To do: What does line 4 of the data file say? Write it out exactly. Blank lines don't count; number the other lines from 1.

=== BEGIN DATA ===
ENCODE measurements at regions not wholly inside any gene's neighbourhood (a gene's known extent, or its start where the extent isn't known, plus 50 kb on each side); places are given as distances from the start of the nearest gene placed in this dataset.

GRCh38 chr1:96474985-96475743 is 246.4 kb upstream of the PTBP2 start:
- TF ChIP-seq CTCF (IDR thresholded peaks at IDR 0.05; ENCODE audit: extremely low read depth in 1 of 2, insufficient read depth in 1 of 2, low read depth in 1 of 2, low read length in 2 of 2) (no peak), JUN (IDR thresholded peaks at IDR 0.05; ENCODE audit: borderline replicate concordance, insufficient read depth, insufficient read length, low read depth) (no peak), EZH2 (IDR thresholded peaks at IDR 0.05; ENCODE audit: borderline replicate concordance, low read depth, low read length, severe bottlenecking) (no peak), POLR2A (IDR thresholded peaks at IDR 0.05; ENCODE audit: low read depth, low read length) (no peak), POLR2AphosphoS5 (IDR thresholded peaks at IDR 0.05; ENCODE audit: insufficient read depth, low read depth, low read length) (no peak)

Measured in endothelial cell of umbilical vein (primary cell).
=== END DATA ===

Measured in endothelial cell of umbilical vein (primary cell).